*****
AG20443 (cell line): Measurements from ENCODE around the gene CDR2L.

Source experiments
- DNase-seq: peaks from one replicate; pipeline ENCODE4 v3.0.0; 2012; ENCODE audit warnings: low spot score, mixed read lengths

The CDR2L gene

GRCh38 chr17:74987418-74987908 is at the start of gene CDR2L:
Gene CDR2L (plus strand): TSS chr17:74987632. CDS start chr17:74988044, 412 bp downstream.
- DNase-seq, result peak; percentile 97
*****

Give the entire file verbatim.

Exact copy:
AG20443 (cell line): Measurements from ENCODE around the gene CDR2L.

Source experiments
- DNase-seq: peaks from one replicate; pipeline ENCODE4 v3.0.0; 2012; ENCODE audit warnings: low spot score, mixed read lengths

The CDR2L gene

GRCh38 chr17:74987418-74987908 is at the start of gene CDR2L:
Gene CDR2L (plus strand): TSS chr17:74987632. CDS start chr17:74988044, 412 bp downstream.
- DNase-seq, result peak; percentile 97